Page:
Polarized 3He Circulating Technologies for Neutron Analyzers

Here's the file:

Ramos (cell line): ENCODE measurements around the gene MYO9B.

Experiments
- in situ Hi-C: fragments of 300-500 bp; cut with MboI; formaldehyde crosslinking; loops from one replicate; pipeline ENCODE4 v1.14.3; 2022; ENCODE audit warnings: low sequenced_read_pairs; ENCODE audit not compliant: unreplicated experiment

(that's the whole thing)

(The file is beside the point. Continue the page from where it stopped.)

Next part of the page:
The United States and several other countries are investing in new neutron scattering facilities as well as upgrading existing ones due to their promise for fundamental and applied research that can catalyze advances in energy, telecommunications, manufacturing, plastics, transportation, biotechnology, and health. The performance of one new type of instrument, the wide-angle polarized neutron spectrometer, is severely constrained by the volume of polarized3 He gas that can be produced and the level of polarization that it can maintain. Currently 3He polarizers produced in Europe based on Metastability Exchange Optical Pumping dominate the international market, with existing installations in Germany and France and two multimillion dollar contracts recently closed for ISIS in England and ANSTO in Australia. Even those systems have limitations in capacity and reliability, leading developers of new wide-angle spectrometers, such as the TOPAS group at Jlich, to seek an alternative with greater capacity, higher polarization, and better reliability. In an ongoing parallel project, our team developed a large-scale 3He polarizer based on Hybrid-alkali Spin Exchange Optical Pumping. By illuminating a large 8.5 liter glass polarizer cell inside a pressure vessel with a 1.2 kW laser we demonstrated spin-up rates of 20% per hour for 50 STP liters, a world record. We recently upgraded that polarizer with a custom-built 2.5 kW spectrally-narrowed laser and a fully integrated support infrastructure. Testing of new monolithic glass cells in this upgraded polarizer is imminent. In Phase 1 of this project, we demonstrated feasibility for utilizing this large-scale 3He polarizer to allow automated filling and emptying of a large analyzer with minimal polarization losses. In particular, we proposed and accomplished four objectives: we designed and had built a non-ferrous vacuum pump capable of evacuating a 40 liter analyzer volume in 15 minutes with minimal polarization loss. We operated the compressor, demonstrating it can transfer helium from 100 torr to 8000 torr, simulating the required evacuation of the analyzer volume back into the polarizer. We developed a sapphire orifice throttle and installed it and the compressor in a rig for testing their polarization preserving properties. We began characterizing polarization losses using an integrated NMR system. These substantial accomplishments within a nine- month Phase 1 project give confidence that the technical challenges of assembling a high- polarization, low-loss, long-running prototype will be accomplished within our Phase 2 plan. Our overall plan seeks routine operation of a 40 liter neutron analyzer with average polarization exceeding 75%, a challenging goal demanded by the science. Since our exotic pump arrived just as Phase I ended, our first aim for Phase II is a thorough study of the existing setup. We will also extend our archival measurements of surface relaxivity to various metal, ceramic, and plastic materials to guide our choices for use in the final pumping system, transfer lines, valves, and orifices. Our second aim is to improve our polarizer. We will develop materials processing techniques that will allow our cells to be blown from GE180, and retrofit our laser with dedicated components that achieve 2.5kW with 0.15nm line width. Our third aim is to incorporate new subsystems and implement process automation that will be essential for routine operation of a large-scale 3He polarizer and wide-angle neutron analyzer. Commercial Applications and Other Benefits: We estimate a market size of a dozen large scale 3He polarizer-analyzer systems for fundamental and applied physics research over the next decade, with synergistic benefits in pediatric lung imaging.
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